My dear friend Beth, who blogs at Cassandra Pages, was giving me a terrific standing massage, as I leaned back against the refrigerator; opening up my ribs, releasing ages-old tension. She came to the bottom of my sternum and paused uncertainly.
"Oh, that's the xiphoid process," I told her. "That tab of bone at the bottom of the breastbone? It's kind of fragile, and I must have broken mine at some point without knowing it. So it points off to the right instead of straight down." I think that when I was fatter, the constant pressure of my belly against it weakened it, and it just snapped at some point, to get out of the way.
Beth probed it delicately, and I became aware that there were two tabs of bone, one much longer than the other. It was actually a wishbone. I'd made chicken carcass soup the day before, and I recognized the structure at once. It's for stiffening the wings against each other in flight, specific to birds: how odd that I should have such an atavistic bone formation in my body, and never have noticed it!
She pulled gently, and the whole thing came loose. With a rush, even more came loose, and I felt a great weight drop down through the central channel of my body. "God, thank you so much!" I said. "That's wonderful!"
I'm a little confused about what happened next. Beth was gone, and I was holding my spine. It looked very like a larger version of the chicken necks in my soup, dark red, with it's double-curve, little bits of cartilege and muscle dangling from it, about three feet long and surprisingly light. I'd always been under the impression that the spine was a necessary part of the body. One more story that had been palmed off on me. I was fine, I was walking around fine, feeling light and lithe. Who needs a spine?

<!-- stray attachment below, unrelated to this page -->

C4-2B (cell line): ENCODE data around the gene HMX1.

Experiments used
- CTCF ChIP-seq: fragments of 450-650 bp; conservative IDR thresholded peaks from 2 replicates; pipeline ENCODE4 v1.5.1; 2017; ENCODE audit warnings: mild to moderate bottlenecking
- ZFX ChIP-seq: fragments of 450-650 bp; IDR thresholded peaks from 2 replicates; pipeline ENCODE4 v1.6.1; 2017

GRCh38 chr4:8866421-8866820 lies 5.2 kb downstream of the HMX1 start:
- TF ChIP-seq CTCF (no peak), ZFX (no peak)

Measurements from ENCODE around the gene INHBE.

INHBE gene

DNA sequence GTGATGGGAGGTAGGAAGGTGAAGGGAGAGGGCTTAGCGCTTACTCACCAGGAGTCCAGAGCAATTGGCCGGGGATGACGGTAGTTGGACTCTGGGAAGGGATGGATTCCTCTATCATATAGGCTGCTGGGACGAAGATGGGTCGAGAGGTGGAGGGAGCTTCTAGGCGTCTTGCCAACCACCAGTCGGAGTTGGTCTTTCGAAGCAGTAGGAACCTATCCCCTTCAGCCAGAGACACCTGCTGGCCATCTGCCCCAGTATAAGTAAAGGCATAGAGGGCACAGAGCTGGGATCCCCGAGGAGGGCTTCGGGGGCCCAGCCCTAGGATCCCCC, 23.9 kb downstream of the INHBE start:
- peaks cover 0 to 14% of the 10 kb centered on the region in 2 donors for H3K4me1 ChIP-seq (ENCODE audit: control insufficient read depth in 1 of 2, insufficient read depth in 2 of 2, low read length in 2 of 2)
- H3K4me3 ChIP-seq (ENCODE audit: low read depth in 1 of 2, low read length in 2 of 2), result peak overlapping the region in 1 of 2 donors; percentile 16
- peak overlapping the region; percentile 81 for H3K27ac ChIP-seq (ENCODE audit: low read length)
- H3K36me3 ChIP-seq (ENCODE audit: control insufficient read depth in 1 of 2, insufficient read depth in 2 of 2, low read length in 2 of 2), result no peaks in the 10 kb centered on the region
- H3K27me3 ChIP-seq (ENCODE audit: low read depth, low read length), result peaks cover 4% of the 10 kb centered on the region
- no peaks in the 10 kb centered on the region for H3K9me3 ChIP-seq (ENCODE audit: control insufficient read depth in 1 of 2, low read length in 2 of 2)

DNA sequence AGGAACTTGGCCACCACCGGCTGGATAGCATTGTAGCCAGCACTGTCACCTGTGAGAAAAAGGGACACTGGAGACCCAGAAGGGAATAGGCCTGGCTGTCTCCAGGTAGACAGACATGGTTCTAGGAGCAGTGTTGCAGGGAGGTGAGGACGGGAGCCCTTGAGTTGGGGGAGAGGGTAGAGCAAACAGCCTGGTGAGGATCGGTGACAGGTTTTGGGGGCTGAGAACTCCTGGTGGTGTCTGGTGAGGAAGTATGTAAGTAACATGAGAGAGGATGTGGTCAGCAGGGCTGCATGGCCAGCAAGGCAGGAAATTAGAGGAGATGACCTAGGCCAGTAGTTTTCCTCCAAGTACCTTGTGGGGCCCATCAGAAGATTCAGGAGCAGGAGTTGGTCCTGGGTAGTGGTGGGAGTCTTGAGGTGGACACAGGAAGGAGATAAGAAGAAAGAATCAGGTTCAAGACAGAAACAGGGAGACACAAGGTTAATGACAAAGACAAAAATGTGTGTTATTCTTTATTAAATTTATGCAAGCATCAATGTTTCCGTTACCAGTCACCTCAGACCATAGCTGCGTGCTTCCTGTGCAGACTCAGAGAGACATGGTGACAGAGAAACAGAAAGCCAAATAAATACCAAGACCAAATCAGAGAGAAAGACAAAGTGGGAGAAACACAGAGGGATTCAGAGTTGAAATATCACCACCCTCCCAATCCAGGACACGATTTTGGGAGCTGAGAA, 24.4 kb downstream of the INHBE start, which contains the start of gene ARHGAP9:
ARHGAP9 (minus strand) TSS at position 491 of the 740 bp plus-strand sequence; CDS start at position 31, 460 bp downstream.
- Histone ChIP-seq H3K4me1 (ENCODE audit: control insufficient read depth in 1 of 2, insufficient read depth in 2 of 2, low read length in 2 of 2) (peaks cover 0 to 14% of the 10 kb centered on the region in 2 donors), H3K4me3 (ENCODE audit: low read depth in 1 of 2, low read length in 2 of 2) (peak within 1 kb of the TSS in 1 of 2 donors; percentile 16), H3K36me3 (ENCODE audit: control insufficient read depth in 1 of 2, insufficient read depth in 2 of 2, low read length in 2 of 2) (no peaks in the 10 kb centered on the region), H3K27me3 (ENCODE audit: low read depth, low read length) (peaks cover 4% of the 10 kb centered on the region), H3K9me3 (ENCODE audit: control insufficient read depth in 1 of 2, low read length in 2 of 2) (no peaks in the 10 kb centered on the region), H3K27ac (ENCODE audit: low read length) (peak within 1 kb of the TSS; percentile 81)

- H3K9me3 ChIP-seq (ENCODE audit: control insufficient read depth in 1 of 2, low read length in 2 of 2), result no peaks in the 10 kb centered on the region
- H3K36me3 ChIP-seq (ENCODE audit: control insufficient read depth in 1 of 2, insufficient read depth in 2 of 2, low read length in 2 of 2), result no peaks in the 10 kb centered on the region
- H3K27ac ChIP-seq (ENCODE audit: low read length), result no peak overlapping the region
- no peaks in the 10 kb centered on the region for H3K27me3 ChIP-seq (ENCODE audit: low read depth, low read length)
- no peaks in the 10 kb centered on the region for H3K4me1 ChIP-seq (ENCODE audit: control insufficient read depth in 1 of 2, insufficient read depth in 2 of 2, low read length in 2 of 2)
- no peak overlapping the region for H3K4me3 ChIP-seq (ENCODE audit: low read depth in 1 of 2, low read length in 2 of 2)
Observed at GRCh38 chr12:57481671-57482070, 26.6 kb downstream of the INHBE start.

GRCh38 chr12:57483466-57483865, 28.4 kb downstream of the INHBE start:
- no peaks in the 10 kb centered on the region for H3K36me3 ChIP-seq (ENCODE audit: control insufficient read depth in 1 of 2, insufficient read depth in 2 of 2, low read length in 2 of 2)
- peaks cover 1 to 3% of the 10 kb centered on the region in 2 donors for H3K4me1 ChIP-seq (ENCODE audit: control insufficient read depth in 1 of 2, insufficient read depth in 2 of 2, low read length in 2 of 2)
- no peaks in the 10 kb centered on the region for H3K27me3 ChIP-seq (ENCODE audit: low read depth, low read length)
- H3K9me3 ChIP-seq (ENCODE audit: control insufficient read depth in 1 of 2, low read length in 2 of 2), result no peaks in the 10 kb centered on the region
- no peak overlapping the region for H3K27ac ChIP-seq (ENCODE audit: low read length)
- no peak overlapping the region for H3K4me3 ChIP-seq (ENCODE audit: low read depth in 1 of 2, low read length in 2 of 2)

But then I worried a bit. Maybe it really was necessary? Perhaps I should get it put back in before it dried out. So I went to the emergency room of the hospital down the street, still holding my spine. "Could you put this back in?" I said to the nurse.
"I'm busy," she snapped. You'll get your turn. Sit down and wait."
I waited but I got impatient. I went up and spoke to her again, but she wouldn't answer me. Finally, exasperated, I reached out and snapped a finger against her forehead.
"That wasn't very nice," she said.
"It's not very nice not to have a spine!" I retorted. The thing was drying out: I was really worried now about whether they'd be able to get it back in.
There was a thud and a jingling crash, a whine of machinery. What on earth were they doing back there? But I recognized the sound. It was the sound of the recycling truck. I opened my eyes. Light was coming through the skylight. Where had I put my spine? Why were there recyclers in the emergency room?
The morning sky was quiet and white, crisscrossed with bare maple twigs.
I lay there a long time, looking at the sky.